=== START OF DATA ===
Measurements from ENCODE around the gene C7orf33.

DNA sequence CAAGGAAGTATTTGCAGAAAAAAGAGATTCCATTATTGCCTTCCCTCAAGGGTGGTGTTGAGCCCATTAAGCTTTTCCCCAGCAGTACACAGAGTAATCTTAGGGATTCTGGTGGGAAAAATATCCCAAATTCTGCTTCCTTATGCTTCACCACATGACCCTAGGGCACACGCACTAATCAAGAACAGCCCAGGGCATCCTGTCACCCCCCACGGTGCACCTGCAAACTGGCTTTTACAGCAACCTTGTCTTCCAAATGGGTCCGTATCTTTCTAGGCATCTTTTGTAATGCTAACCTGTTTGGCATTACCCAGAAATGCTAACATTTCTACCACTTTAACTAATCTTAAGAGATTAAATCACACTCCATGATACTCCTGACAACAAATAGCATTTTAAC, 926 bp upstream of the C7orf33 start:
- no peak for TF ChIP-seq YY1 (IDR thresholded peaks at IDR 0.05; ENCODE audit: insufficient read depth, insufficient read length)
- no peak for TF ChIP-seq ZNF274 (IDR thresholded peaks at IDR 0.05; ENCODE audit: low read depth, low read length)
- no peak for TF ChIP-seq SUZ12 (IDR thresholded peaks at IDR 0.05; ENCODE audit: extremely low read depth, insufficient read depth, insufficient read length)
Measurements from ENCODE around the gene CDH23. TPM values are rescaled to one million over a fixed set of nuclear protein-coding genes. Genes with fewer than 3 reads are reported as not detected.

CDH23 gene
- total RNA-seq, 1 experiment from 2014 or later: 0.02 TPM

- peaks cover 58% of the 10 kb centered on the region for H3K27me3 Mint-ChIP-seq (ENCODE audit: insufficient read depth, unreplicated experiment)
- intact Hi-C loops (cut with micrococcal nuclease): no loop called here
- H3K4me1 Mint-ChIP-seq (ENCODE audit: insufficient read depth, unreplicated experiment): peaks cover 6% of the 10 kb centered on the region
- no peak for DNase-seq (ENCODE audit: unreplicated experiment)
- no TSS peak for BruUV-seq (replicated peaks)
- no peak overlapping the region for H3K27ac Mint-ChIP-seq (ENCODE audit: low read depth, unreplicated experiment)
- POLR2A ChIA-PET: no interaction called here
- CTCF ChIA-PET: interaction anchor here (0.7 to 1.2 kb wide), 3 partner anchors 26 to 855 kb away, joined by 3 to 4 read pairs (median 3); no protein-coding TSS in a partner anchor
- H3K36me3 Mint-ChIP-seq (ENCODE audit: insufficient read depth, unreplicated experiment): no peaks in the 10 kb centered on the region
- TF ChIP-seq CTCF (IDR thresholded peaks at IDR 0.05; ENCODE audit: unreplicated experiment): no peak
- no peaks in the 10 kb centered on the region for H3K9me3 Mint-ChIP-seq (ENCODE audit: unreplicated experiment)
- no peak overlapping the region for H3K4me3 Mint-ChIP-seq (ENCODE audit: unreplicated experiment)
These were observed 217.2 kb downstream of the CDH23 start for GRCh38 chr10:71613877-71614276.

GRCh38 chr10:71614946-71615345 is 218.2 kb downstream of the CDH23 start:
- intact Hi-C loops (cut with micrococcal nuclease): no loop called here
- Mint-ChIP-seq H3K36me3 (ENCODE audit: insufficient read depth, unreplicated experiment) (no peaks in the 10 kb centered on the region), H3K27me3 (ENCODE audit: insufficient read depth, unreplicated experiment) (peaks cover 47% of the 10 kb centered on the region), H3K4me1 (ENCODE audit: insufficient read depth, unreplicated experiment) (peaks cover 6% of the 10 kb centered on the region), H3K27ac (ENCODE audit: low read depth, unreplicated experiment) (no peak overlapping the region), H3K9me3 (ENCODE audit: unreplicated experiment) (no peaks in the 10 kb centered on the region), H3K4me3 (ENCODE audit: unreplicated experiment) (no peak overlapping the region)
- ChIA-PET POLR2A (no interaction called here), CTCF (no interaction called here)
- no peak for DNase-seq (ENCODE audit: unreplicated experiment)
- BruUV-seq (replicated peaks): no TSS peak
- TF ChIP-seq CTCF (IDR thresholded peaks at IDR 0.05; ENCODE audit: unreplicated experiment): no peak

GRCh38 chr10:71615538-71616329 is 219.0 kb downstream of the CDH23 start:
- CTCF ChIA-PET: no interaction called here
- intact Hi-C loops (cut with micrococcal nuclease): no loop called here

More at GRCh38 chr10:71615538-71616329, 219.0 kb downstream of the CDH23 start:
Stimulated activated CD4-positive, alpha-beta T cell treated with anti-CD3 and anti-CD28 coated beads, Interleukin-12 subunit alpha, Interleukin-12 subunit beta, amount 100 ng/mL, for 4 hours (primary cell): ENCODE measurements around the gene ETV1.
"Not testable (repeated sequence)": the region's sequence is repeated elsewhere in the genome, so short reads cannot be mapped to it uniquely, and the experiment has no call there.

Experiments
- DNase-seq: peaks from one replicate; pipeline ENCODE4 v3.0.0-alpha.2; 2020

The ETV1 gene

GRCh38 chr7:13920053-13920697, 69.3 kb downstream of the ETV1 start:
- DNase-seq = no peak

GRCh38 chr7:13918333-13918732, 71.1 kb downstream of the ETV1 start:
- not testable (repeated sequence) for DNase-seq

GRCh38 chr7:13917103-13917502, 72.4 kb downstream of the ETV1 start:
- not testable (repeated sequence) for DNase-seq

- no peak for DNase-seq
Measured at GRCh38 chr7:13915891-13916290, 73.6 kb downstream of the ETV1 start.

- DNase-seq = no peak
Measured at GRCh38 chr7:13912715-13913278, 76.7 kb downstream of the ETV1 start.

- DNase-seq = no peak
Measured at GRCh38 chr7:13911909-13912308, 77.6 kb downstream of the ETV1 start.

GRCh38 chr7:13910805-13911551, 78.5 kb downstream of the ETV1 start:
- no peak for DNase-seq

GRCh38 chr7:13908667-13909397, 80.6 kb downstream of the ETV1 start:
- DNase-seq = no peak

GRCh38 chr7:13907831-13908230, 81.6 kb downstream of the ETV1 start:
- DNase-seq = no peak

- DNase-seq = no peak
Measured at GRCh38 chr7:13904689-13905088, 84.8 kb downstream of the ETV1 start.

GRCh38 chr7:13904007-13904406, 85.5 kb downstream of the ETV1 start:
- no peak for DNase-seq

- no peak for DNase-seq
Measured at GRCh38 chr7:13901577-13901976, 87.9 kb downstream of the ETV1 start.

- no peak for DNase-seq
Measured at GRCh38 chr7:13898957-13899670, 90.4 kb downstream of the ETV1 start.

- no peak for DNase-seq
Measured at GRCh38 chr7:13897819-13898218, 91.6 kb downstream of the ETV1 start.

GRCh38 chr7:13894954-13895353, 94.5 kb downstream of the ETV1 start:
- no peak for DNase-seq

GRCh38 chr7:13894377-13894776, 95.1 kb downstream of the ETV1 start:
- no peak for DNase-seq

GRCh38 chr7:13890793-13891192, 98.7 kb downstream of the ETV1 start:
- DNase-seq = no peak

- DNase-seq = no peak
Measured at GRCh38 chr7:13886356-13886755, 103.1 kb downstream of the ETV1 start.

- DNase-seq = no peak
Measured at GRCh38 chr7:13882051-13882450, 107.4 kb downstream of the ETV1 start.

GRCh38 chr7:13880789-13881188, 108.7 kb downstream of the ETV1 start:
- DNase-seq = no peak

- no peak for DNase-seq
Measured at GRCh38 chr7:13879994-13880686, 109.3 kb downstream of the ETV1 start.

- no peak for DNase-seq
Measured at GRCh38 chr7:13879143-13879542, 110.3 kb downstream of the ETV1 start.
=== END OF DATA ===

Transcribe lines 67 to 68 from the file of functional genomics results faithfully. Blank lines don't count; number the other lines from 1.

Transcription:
- no peak for DNase-seq

GRCh38 chr7:13894377-13894776, 95.1 kb downstream of the ETV1 start: